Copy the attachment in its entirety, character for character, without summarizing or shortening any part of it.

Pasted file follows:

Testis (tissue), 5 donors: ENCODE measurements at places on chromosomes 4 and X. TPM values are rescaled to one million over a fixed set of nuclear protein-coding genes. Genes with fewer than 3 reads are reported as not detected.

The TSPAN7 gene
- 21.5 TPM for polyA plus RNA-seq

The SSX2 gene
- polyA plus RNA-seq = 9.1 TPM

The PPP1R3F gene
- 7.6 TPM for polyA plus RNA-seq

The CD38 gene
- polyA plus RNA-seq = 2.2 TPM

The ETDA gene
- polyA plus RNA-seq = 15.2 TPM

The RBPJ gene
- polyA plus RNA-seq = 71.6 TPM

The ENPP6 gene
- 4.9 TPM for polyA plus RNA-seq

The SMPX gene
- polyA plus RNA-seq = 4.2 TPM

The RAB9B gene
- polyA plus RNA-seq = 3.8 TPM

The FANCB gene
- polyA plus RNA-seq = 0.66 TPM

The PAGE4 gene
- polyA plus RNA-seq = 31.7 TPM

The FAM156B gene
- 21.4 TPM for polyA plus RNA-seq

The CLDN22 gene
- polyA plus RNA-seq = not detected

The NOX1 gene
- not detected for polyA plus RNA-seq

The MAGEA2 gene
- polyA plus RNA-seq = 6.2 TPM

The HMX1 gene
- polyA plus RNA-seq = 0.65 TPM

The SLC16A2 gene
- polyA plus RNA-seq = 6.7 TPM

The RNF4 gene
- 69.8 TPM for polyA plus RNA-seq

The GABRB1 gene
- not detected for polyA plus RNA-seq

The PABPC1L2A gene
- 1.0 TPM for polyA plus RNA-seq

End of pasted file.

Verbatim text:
Testis (tissue), 5 donors: ENCODE measurements at places on chromosomes 4 and X. TPM values are rescaled to one million over a fixed set of nuclear protein-coding genes. Genes with fewer than 3 reads are reported as not detected.

The TSPAN7 gene
- 21.5 TPM for polyA plus RNA-seq

The SSX2 gene
- polyA plus RNA-seq = 9.1 TPM

The PPP1R3F gene
- 7.6 TPM for polyA plus RNA-seq

The CD38 gene
- polyA plus RNA-seq = 2.2 TPM

The ETDA gene
- polyA plus RNA-seq = 15.2 TPM

The RBPJ gene
- polyA plus RNA-seq = 71.6 TPM

The ENPP6 gene
- 4.9 TPM for polyA plus RNA-seq

The SMPX gene
- polyA plus RNA-seq = 4.2 TPM

The RAB9B gene
- polyA plus RNA-seq = 3.8 TPM

The FANCB gene
- polyA plus RNA-seq = 0.66 TPM

The PAGE4 gene
- polyA plus RNA-seq = 31.7 TPM

The FAM156B gene
- 21.4 TPM for polyA plus RNA-seq

The CLDN22 gene
- polyA plus RNA-seq = not detected

The NOX1 gene
- not detected for polyA plus RNA-seq

The MAGEA2 gene
- polyA plus RNA-seq = 6.2 TPM

The HMX1 gene
- polyA plus RNA-seq = 0.65 TPM

The SLC16A2 gene
- polyA plus RNA-seq = 6.7 TPM

The RNF4 gene
- 69.8 TPM for polyA plus RNA-seq

The GABRB1 gene
- not detected for polyA plus RNA-seq

The PABPC1L2A gene
- 1.0 TPM for polyA plus RNA-seq